Why do we pray? No, really?
Here’s what I’ve discovered. Many of us pray because we need something. Some of us pray because we’re angry or desperate. Others pray it because we think it will make us feel better or because we feel “guilty” and know we need to.
While these reasons aren’t “wrong,” I want to remind you that prayer is SO MUCH MORE than asking for things we need or “feeling better” about life.
Prayer is NOT this random thing we use as a sort of “magic potion” to solve all our problems and make us seem more “religious.”
Prayer IS intimate communication with the One and Only God.
Will you let that sink in for a minute?
You and I–although we are just one of billions–are personally invited to converse with Creator God daily! And how many of us turn down this opportunity in the name of “busyness” or “I forgot”?
While prayer does involve requests, that is not it’s SOLE purpose. We pray to worship God, to thank Him for all He’s done, to get to know Him and His character, to share with Him our deepest joys and deepest heartaches.
As I write this, our nation is facing the biggest health crisis it’s known in over a century. Businesses are closed downs, schools are out, families are stuck at home, and finances are uncertain. This is naturally a time people talk about “prayer” a lot. The problem is, we talk about prayer more than we actually pray.
But as people who pursue and love the heart of God more than anything else, we MUST be in prayer!
There is no end to the ways God is moving because of this coronavirus crisis. Do you see it all around you? But Scripture shows that the beginning to great revival and spiritual growth begins with communion with God (1 Chronicles 7:14)
During these days in isolation, let’s turn off the TV, hang up the phone, close the door, and hit our knees in fervent, genuine, and intentional prayer, uniting with the Lord in surprising ways He’s working amidst tragedy.
Here are 7 simple ideas for deepening and focusing your prayer life during this season.
1. Keep a prayer journal
This may seem simple, but beginning the habit of writing out prayers is a great way to stay accountable and focused on God during your times in prayer. I’ve been keeping a prayer journal for 10 years and it never ceases to amaze me how God answers prayers because I can see the written account of my longings or requests and how God fulfilled them in His beautiful way.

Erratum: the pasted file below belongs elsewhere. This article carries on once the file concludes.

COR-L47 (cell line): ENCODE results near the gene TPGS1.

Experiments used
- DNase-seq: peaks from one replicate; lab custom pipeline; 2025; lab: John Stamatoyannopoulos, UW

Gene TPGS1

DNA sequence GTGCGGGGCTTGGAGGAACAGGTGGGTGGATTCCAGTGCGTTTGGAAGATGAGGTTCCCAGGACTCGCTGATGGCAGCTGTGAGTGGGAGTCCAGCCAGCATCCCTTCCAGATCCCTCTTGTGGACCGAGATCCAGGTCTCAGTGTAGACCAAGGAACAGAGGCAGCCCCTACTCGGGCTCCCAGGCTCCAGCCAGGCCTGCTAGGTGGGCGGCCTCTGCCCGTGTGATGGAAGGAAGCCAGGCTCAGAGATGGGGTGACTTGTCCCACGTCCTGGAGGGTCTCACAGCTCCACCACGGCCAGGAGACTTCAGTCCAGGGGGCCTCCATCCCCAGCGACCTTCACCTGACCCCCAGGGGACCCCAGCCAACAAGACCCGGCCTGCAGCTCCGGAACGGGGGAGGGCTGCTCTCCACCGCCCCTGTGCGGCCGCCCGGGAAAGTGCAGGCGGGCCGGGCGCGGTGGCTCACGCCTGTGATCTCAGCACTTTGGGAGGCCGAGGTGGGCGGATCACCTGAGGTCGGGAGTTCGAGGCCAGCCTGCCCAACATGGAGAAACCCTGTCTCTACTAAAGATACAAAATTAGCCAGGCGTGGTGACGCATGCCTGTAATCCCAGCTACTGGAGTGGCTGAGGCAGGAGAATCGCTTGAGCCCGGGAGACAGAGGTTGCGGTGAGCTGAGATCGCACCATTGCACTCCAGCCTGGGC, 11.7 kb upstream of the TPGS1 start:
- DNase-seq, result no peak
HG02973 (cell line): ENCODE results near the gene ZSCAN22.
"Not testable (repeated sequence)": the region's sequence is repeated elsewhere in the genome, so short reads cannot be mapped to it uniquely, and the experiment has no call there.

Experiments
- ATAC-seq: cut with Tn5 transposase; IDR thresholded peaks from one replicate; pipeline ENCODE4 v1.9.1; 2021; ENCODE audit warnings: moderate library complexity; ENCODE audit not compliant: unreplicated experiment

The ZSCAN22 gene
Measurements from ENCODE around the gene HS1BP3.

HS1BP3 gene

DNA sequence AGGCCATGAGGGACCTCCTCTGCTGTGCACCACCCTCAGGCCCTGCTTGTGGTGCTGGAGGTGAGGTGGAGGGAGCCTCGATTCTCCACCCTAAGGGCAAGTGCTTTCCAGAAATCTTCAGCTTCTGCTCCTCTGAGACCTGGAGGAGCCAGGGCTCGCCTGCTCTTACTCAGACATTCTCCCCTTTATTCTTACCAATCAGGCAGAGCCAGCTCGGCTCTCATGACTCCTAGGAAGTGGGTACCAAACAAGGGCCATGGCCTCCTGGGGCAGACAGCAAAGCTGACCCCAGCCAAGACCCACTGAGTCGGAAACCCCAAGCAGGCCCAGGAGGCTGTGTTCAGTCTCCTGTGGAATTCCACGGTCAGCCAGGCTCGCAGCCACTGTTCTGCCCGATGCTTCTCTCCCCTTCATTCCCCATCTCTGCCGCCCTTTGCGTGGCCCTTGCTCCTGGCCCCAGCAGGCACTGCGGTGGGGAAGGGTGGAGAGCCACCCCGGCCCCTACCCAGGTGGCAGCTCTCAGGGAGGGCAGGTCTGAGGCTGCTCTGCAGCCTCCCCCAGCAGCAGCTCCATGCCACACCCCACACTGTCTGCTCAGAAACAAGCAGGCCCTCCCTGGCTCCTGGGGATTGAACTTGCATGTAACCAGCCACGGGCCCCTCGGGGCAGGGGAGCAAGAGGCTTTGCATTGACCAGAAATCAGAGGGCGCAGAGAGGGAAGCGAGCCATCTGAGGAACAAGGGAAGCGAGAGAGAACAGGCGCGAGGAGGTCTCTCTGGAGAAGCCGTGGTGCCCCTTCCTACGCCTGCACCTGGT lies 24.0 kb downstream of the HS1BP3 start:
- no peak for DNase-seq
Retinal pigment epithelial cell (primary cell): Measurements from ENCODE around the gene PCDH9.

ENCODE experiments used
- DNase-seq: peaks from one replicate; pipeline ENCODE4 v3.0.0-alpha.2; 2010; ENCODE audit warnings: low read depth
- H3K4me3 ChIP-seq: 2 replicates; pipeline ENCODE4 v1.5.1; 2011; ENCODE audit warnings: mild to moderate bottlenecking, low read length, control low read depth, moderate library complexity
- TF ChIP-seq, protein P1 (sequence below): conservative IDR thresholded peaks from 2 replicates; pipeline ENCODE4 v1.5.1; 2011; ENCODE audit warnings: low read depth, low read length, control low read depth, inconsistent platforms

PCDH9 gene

2. Pray Scripture
I will never forget the lecture I sat through with Dr. Don Whitney when he asked, “Do you keep praying the same old things about the same old things?” I resonated with that. I often run out of meaningful things to pray for people. He went on to explain that we have been given a wise and inerrant tool to help us pray accurate, helpful, and new things over our lives and others–the Bible! If you pray through the Psalms or portions of the gospel, pausing after each verse to make the prayer personal, you will be amazed what a powerful prayer tool Scripture is. Read more about this in Dr. Whitney’s book, Praying the Bible.
3. Make a prayer list
It’s hard to be intentional and deep in prayer when we don’t know what we’re praying for/about. I’ve always found it helpful to keep a list of people to regularly pray for on certain days of the week. But it’s also important to keep a list of praises, thanks, and current burdens/struggles to confess and share with the Lord as we strive to go deeper in fellowship with Him.
4. Pray through A.C.T.S.
If you have trouble knowing where to start when you’re praying, or if you find yourself only making requests, the A.C.T.S. strategy is a great starting point to facilitate conversation with the Lord. It begins with ADORATION – worshiping God for who He is and praising Him for His works and attributes. Next is CONFESSION – admitting to God where you have sinned, understanding the weight and shame that Jesus’ blood paid the price for, and asking for His forgiveness. Then practice THANKSGIVING – displaying your gratefulness to God for all He has done and provided for you. SUPPLICATION is last – this is where the requests come in. Share with God the people and situations you’re burdened about and pray for those needs. Read more about A.C.T.S. here on the Billy Graham Evangelistic Association.
5. Place “prayer reminders”
We are VISUAL people, so placing post-it notes around the house (especially during this quarantine time) with prayer prompts is a great way to keep yourself in a continued mindset of prayer (1 Thess. 5:17). These prompts could be a person’s name or a character of God to praise–whatever helps you focus upon the Lord and enter into dialogue with Him.
6. Pray for others like you pray for yourself
This point addresses a posture of prayer that we don’t often like to admit: our prayers are selfish. We will spend a long time talking to God about a problem we have (as we should), but we rarely intercede for others with the same vigor. When you’re praying, ask God to help you see the situation from the others’ perspective so you can better lift them up (Philippians 2:3).
7. Be silent
If you don’t remember any other suggestion, remember this one. Prayer is NOT about you. It is about the opportunity to commune with a Holy God. Although it’s important to add intentionality to our prayer life, no amount of “effort” will substitute for experiencing God personally. One powerful way to do this is to be still and silent (Psalm 46:10). Many times, God has brought a person, situation, sin struggle, attitude, or passage of Scripture to mind when I was finally quiet enough to let Him guide the conversation.
I pray these ideas are an encouragement to you and your prayer life during this season. Prayer is such a crucial part of our spiritual development and now is the perfect time to start building God-honoring habits in the area of prayer.